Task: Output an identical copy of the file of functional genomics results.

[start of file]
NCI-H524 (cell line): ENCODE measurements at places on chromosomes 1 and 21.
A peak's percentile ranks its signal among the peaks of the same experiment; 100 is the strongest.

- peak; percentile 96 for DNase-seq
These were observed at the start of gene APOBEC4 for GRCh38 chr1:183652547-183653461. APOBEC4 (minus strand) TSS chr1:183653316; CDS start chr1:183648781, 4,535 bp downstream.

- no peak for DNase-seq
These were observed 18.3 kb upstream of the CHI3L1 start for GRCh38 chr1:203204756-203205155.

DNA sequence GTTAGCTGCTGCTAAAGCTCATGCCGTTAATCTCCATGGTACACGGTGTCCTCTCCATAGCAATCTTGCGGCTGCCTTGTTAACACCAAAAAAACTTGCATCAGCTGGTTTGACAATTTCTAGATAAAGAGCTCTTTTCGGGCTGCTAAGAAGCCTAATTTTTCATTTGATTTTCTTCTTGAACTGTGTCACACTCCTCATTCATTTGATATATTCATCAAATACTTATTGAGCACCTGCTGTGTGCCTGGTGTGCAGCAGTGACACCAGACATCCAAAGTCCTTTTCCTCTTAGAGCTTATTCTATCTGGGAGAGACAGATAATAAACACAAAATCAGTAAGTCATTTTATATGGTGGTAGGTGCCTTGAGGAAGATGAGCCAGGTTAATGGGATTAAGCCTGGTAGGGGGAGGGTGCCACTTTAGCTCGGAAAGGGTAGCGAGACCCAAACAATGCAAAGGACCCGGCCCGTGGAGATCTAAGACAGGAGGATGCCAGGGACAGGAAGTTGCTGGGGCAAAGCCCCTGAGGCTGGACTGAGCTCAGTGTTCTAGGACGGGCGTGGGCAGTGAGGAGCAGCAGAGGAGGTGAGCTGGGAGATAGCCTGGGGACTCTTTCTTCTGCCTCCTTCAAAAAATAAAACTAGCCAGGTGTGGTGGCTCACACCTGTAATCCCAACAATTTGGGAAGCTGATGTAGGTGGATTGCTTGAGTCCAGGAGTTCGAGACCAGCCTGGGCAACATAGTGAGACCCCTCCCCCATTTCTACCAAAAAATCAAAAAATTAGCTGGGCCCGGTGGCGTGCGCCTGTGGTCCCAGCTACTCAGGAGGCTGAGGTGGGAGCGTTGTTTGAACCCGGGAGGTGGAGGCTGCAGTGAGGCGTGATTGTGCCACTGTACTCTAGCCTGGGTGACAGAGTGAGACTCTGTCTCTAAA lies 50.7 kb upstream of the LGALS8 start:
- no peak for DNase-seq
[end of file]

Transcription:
NCI-H524 (cell line): ENCODE measurements at places on chromosomes 1 and 21.
A peak's percentile ranks its signal among the peaks of the same experiment; 100 is the strongest.

- peak; percentile 96 for DNase-seq
These were observed at the start of gene APOBEC4 for GRCh38 chr1:183652547-183653461. APOBEC4 (minus strand) TSS chr1:183653316; CDS start chr1:183648781, 4,535 bp downstream.

- no peak for DNase-seq
These were observed 18.3 kb upstream of the CHI3L1 start for GRCh38 chr1:203204756-203205155.

DNA sequence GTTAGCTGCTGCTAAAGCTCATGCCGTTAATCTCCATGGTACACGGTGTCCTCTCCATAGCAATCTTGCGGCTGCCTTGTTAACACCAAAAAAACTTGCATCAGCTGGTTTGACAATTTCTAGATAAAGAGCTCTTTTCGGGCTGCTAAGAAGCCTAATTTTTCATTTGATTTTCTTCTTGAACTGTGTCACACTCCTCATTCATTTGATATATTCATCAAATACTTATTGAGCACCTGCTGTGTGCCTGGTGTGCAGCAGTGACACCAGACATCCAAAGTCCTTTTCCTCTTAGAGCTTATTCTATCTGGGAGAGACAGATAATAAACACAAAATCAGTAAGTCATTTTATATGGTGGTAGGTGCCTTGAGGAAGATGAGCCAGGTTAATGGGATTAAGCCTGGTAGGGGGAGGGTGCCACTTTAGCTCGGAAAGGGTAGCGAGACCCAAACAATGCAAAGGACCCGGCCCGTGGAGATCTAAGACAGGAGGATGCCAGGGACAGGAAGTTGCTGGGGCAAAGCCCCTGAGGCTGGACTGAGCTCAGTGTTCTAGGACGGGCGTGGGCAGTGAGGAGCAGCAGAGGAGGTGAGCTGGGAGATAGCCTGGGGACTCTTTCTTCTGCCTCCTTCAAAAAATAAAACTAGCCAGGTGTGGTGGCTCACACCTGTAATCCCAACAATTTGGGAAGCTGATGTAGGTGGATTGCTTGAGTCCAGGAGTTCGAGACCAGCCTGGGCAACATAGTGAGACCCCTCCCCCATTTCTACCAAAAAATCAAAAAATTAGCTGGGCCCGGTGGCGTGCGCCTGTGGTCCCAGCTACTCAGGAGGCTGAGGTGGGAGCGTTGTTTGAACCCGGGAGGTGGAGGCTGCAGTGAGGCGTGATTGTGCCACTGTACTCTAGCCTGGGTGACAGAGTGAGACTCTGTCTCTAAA lies 50.7 kb upstream of the LGALS8 start:
- no peak for DNase-seq